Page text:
Miller v. United States of America, No. 2:2009cv02033 - Document 26 (D. Nev. 2010)

Court Description: ORDER Granting 10 Motion to Dismiss for Lack of Jurisdiction. The Court grants summary judgment to Defendants. Signed by Judge Gloria M. Navarro on 8/9/10. (Copies have been distributed pursuant to the NEF - ASB)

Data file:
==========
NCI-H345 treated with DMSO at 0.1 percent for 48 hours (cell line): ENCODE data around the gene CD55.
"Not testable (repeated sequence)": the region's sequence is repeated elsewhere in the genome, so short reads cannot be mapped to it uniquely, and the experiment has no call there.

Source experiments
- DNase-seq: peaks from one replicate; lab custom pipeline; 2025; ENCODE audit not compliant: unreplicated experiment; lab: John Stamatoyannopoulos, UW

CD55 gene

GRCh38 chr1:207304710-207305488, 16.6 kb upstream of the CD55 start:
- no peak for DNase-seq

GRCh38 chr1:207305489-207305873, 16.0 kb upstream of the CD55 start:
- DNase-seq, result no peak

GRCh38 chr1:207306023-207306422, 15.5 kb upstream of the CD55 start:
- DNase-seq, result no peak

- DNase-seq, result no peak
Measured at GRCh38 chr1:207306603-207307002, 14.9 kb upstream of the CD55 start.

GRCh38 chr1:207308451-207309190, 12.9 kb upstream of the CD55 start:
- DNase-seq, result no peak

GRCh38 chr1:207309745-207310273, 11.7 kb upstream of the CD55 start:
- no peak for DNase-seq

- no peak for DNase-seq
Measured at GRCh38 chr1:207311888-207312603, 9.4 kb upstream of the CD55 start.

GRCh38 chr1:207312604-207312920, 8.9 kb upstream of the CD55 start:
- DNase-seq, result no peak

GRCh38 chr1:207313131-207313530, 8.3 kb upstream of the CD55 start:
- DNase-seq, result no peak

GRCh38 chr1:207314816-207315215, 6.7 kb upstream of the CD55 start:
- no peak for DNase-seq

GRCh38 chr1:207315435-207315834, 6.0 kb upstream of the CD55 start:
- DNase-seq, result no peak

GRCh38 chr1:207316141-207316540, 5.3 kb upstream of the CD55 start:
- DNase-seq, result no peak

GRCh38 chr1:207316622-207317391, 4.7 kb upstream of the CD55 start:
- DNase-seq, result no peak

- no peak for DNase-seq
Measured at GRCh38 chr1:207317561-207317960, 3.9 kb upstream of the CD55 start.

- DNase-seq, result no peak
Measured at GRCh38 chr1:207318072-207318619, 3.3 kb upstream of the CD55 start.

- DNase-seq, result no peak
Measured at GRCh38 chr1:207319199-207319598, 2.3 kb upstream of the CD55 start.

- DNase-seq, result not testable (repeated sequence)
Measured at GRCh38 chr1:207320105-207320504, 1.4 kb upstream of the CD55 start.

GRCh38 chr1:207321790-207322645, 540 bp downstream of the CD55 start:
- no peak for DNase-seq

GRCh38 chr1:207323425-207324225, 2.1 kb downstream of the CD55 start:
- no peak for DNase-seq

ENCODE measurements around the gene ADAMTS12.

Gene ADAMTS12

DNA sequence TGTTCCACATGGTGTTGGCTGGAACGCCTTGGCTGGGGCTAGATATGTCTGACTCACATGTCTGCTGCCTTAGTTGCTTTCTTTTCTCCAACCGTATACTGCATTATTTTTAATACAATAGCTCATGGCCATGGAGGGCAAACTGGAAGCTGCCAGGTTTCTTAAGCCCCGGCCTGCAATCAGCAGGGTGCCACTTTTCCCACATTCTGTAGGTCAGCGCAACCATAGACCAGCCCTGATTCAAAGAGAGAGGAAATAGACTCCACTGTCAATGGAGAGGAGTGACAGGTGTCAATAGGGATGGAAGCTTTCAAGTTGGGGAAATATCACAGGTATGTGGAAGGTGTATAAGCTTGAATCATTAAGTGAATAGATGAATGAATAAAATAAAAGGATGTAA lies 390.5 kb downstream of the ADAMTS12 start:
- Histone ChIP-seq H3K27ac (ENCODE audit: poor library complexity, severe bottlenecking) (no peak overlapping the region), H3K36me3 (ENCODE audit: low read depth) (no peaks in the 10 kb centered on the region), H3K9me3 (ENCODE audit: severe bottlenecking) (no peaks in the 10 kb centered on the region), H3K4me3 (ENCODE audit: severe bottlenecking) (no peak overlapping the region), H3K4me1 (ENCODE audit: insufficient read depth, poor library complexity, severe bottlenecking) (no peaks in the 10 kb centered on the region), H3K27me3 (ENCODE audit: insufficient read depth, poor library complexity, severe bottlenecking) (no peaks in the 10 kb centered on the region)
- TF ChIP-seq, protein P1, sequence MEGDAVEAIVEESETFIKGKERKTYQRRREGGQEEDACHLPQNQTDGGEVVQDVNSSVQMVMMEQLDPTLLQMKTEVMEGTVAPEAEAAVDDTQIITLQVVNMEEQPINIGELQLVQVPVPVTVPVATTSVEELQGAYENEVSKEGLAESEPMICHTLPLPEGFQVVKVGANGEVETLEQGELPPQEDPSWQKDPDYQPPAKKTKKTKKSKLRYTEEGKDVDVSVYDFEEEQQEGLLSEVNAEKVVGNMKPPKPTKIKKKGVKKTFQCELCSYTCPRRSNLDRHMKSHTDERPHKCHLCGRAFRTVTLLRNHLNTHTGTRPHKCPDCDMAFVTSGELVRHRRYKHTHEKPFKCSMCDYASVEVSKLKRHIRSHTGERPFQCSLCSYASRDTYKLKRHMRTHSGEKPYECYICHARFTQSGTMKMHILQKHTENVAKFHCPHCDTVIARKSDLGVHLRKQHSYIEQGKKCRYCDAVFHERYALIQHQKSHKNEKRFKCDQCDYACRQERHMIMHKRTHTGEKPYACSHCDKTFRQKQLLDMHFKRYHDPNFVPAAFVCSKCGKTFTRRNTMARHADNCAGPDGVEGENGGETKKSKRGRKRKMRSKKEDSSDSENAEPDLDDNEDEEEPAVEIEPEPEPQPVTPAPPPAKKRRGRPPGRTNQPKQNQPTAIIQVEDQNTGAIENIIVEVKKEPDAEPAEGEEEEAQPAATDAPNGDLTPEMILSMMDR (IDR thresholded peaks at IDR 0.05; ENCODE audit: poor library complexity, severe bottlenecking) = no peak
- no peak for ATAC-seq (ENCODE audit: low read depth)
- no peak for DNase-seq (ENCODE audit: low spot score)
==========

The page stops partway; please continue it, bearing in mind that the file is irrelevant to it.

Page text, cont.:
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Miller v. United States of America UNITED STATES DISTRICT COURT 1 2 3 4 5 6 7 8 Doc. 26 DISTRICT OF NEVADA ______________________________________ ) ) VICTOR MILLER et al., ) ) Plaintiffs, Case No.: 2:09-cv-02033-GMN-LRL ) ) vs. ) ORDER ) UNITED STATES OF AMERICA, ) ) Defendant. ) ) This case arises out of the Internal Revenue Service’s (“IRS”) levies against Plaintiffs’ 9 10 earnings. Plaintiffs allege that the levies exceeded their liabilities. Pending before the Court is 11 Defendant’s Motion to Dismiss. (See ECF No. 10). Responses were due on March 11, 2010. 12 Instead of responding, Plaintiffs filed an ex parte motion to extend time to respond on the day 13 responses were due, arguing that their accountant needed more time because of tax season. The 14 Court granted the motion, extending time until April 26, 2010. (See ECF No. 12). On that date, 15 Plaintiffs again filed an ex parte motion for extension of time, requesting an extension until May 16 17, 2010. The Court granted the motion on May 6, 2010. (See ECF No. 15). Plaintiffs 17 responded on May 17, 2010, but it was apparent that no accounting services were in fact needed 18 to respond to the motion. The response consists of one page of argumentation and one exhibit, 19 which Defendant had already itself attached. For the reasons given herein, the Court grants the 20 motion in part, granting summary judgment to Defendant on both causes of action. 21 I. 22 FACTS AND PROCEDURAL HISTORY Plaintiffs Victor and Cora Lee Miller failed to file tax returns for several years. On or 23 about October 15, 2007, Plaintiffs filed their delinquent tax returns for tax years 2000, 2002, 24 2005, and 2006. On or about December 28, 2007, Plaintiffs filed their delinquent tax return for 1 of 7 Dockets.Justia.com 1 tax year 2001. Plaintiffs variously allege in the Complaint and the response to the present 2 motion that their liabilities to the IRS were satisfied by June 2007 or July 2008, but that 3 Defendant continued to levy against Plaintiffs’ earnings until May 2009, in excess of Plaintiffs’ 4 liabilities. Plaintiffs argue that this constitutes a refundable overpayment of income tax under 5 I.R.C. § 6532. Plaintiffs sued Defendant in this Court on two causes of action: (1) refund of 6 overpayments; and (2) wrongful levy. Defendant has moved to dismiss pursuant to Rule 7 12(b)(1) for lack of subject matter jurisdiction. Plaintiffs oppose the motion as to the second 8 cause of action only. 9 II. LEGAL STANDARDS 10 A. Rule 12(b)(1) 11 Federal courts are courts of limited jurisdiction, possessing only those powers granted by 12 the Constitution and statute. See United States v. Marks, 530 F.3d 799, 810 (9th Cir. 2008) 13 (citing Kokkonen v. Guardian Life Ins. Co. of Am., 511 U.S. 375, 377 (1994)). The party 14 asserting federal jurisdiction bears the burden of overcoming the presumption against it. 15 Kokkonen, 511 U.S. at 377. A party may move to dismiss a claim for lack of subject matter 16 jurisdiction. See Fed. R. Civ. P. 12(b)(1). Additionally, a court may raise the question of subject 17 matter jurisdiction sua sponte at any time during an action. United States v. Moreno-Morillo, 334 18 F.3d 819, 830 (9th Cir. 2003). Regardless of who raises the issue, “when a federal court 19 concludes that it lacks subject matter jurisdiction, the court must dismiss the complaint in its 20 entirety.” Arbaugh v. Y&H Corp., 546 U.S. 500, 514 (2006) (citing 16 James Wm. Moore et al., 21 Moore’s Federal Practice § 106.66[1], pp. 106-88 to 106-89 (3d ed. 2005)). A district court’s 22 dismissal for lack of subject matter jurisdiction is reviewed de novo. Ass’n of Am. Med. Colls. v. 23 United States, 217 F.3d 770, 778 (9th Cir. 2000). 24 /// 2 of 7 1 B. Rule 56(c) 2 The Federal Rules of Civil Procedure provide for summary adjudication when “the 3 pleadings, depositions, answers to interrogatories, and admissions on file, together with the 4 affidavits, if any, show that there is no genuine issue as to any material fact and that the party is 5 entitled to a judgment as a matter of law.” Fed. R. Civ. P. 56(c). Material facts are those which 6 may affect the outcome of the case. See Anderson v. Liberty Lobby, Inc., 477 U.S. 242, 248 7 (1986). A dispute as to a material fact is genuine if there is sufficient evidence for a reasonable 8 jury to return a verdict for the nonmoving party. See id. “Summary judgment is inappropriate if 9 reasonable jurors, drawing all inferences in favor of the nonmoving party, could return a verdict 10 in the nonmoving party’s favor.” Diaz v. Eagle Produce Ltd. P’ship, 521 F.3d 1201, 1207 (9th 11 Cir. 2008) (citing United States v. Shumway, 199 F.3d 1093, 1103–04 (9th Cir. 1999)). A 12 principal purpose of summary judgment is “to isolate and dispose of factually unsupported 13 claims.” Celotex Corp. v. Catrett, 477 U.S. 317, 323–24 (1986). 14 In determining summary judgment, a court applies a burden-shifting analysis: 15 17 When the party moving for summary judgment would bear the burden of proof at trial, it must come forward with evidence which would entitle it to a directed verdict if the evidence went uncontroverted at trial. In such a case, the moving party has the initial burden of establishing the absence of a genuine issue of fact on each issue material to its case. 18 C.A.R. Transp. Brokerage Co. v. Darden Rests., Inc., 213 F.3d 474, 480 (9th Cir. 2000) (citations 19 and internal quotation marks omitted). In contrast, when the nonmoving party bears the burden 20 of proving the claim or defense, the moving party can meet its burden in two ways: (1) by 21 presenting evidence to negate an essential element of the nonmoving party’s case; or (2) by 22 demonstrating that the nonmoving party failed to make a showing sufficient to establish an 23 element essential to that party’s case on which that party will bear the burden of proof at trial. 24 See Celotex Corp., 477 U.S. at 323–24. If the moving party fails to meet its initial burden, 16 3 of 7 1 summary judgment must be denied and the court need not consider the nonmoving party’s 2 evidence. See Adickes v. S.H. Kress & Co., 398 U.S. 144, 159–60 (1970). If the moving party satisfies its initial burden, the burden then shifts to the opposing party 3 4 to establish that a genuine issue of material fact exists. See Matsushita Elec. Indus. Co. v. Zenith 5 Radio Corp., 475 U.S. 574, 586 (1986). To establish the existence of a factual dispute, the 6 opposing party need not establish a material issue of fact conclusively in its favor. It is sufficient 7 that “the claimed factual dispute be shown to require a jury or judge to resolve the parties’ 8 differing versions of the truth at trial.” T.W. Elec. Serv., Inc. v. Pac. Elec. Contractors Ass’n, 809 9 F.2d 626, 631 (9th Cir. 1987). In other words, the nonmoving party cannot avoid summary 10 judgment by relying solely on conclusory allegations that are unsupported by factual data. See 11 Taylor v. List, 880 F.2d 1040, 1045 (9th Cir. 1989). Instead, the opposition must go beyond the 12 assertions and allegations of the pleadings and set forth specific facts by producing competent 13 evidence that shows a genuine issue for trial. See Fed. R. Civ. P. 56(e); Celotex Corp., 477 U.S. 14 at 324. At summary judgment, a court’s function is not to weigh the evidence and determine the 15 16 truth but to determine whether there is a genuine issue for trial. See Anderson, 477 U.S. at 249. 17 The evidence of the nonmovant is “to be believed, and all justifiable inferences are to be drawn 18 in his favor.” Id. at 255. But if the evidence of the nonmoving party is merely colorable or is not 19 significantly probative, summary judgment may be granted. See id. at 249–50. 20 III. ANALYSIS 21 A. First Cause of Action - Refund of Overpayments 22 Sections 6532 and 7422 of the Internal Revenue Code govern suits by taxpayers for 23 overpayment. Defendant does not argue that the first cause of action is improper under the 24 statutes, but rather that there has simply been no overpayment, and that for this reason there is no 4 of 7 1 “case or controversy” under Article III of the United States Constitution. The Court rejects the 2 “no case or controversy” argument. Plaintiffs allege an overpayment. They may be wrong, but 3 being wrong on the merits does not mean there is no case or controversy under Article III. 4 Because Defendants have attached evidence in support of their motion, however, the Court will 5 convert the motion into a motion for summary judgment, see Arpin v. Santa Clara Valley 6 Transp. Agency, 261 F.3d 912, 925 (9th Cir. 2001), and the Court grants summary judgment to 7 Defendant on the merits. 8 9 Defendant argues that there is a zero balance between Plaintiffs’ liabilities and Defendant’s levies minus credits Defendant applied to Plaintiffs’ other tax liabilities and 10 overpayment refunds made to Plaintiffs (with interest). Defendant attaches the Declaration of 11 Revenue Officer Advisor Cynthia Unger in support. (See Unger Decl., ECF No. 10-1). Unger 12 attests to the authenticity of the attached IRS Forms 4340 for the tax years 2000, 2001, 2002, 13 2005, and 2006. (See id. at 4–33). For each IRS Form 4340, a custodian of records has certified 14 its authenticity. (See id. at 4, 16, 22, 26, 30). For tax year 2000, the IRS Form 4340 indicates a 15 zero balance of assessments/debits versus payments/credits. (See id. at 15). There are also zero 16 balances on the IRS Forms 4340 for tax years 2001, 2002, 2005, and 2006. (See id. at 21, 25, 29, 17 33). Although the affidavit and certifications are sufficient evidence for the purpose of meeting a 18 summary judgment burden, a spot check of the itemized IRS Form 4340 for tax year 2006 19 indicates assessments/debits of $54,969, $1169, $850.24, $1074.40, $106.28, and $190.32. (See 20 id. at 31–32). By an independent calculation, this totals $58,359.24. The form indicates 21 payments/credits of $16,153, $7500, $10,000, $51.23, $8.77, $22,425, and $2221.24. (See id. at 22 31). This also totals $58,359.24. 23 24 Defendant has carried its initial burden to show a lack of a genuine issue of material fact as to overpayment. Plaintiffs have not attached any contrary evidence in response and in fact 5 of 7 1 have affirmatively declined to oppose the present motion as to the first cause of action. (See 2 Resp. 1, ECF No. 17). They have therefore failed to satisfy their shifted burden under the 3 summary judgment standard. The Court grants summary judgment to Defendant on the first 4 cause of action. 5 B. Second Cause of Action - Wrongful Levy 6 Defendant argues there is no subject matter jurisdiction over this claim because Plaintiffs 7 have failed to establish any waiver of sovereign immunity with respect to it. The United States 8 cannot be sued unless Congress has specifically waived sovereign immunity, and such waivers 9 are construed narrowly in favor of the sovereign. United States v. Nordic Vill., Inc., 503 U.S. 30, 10 33–34 (1992). Wrongful levy claims are permitted against the United States, but not by “the 11 person against whom is assessed the tax out of which such levy arose.” I.R.C. § 7426(a)(1). Like 12 any waiver of sovereign immunity, § 7426 “must be construed strictly in favor of the 13 government.” Sessler v. United States, 7 F.3d 1449, 1452 (9th Cir. 1993). Because Plaintiffs 14 affirmatively allege that the underlying tax liabilities were their own, (see, e.g., Compl. ¶ 10 15 (“Plaintiffs paid in all amounts necessary to satisfy their liability to the United States . . . .”)), 16 sovereign immunity against their claim for wrongful levy is plainly not waived under § 7426, 17 and Defendant is entitled to dismissal of the second cause of action insofar as it alleges a 18 violation of § 7426. 19 Plaintiffs respond, however, that the second cause of action is not brought under § 7426 20 but under § 7433. Plaintiffs appear to admit that the amount allegedly wrongfully levied from 21 July 2008 to January 2009 has been returned or otherwise credited; however, Plaintiffs argue that 22 this does not make the present action moot. The statute permits damages of the lesser of (1) 23 $1,000,000 or (2) “actual, direct economic damages sustained by the plaintiff as a proximate 24 result of the reckless or intentional or negligent actions of the officer or employee,” as well as 6 of 7 1 costs. 26 U.S.C. § 7433(b). Plaintiffs do not allege any “actual, direct economic damages.” The 2 evidence they attach shows a zero balance of tax liability in light of refunds given on January 5, 3 2009 and February 9, 2009. (Resp. 10–11). Nor is there any economic damage from the lost 4 time value of the funds allegedly levied in excess of liability, because the IRS credited Plaintiffs 5 with interest for these levies. (See id. at 10). There are simply no damages here. The evidence 6 shows that Plaintiffs and the IRS are square. The Court therefore grants summary judgment to 7 Defendant on the second cause of action. 8 9 10 11 CONCLUSION IT IS HEREBY ORDERED that the Motion to Dismiss (ECF No. 10) is GRANTED in part. The Court grants summary judgment to Defendants. DATED this 9th day of August, 2010. 12 _________________________________ GLORIA M. NAVARRO UNITED STATES DISTRICT JUDGE 13 14 15 16 17 18 19 20 21 22 23 24 7 of 7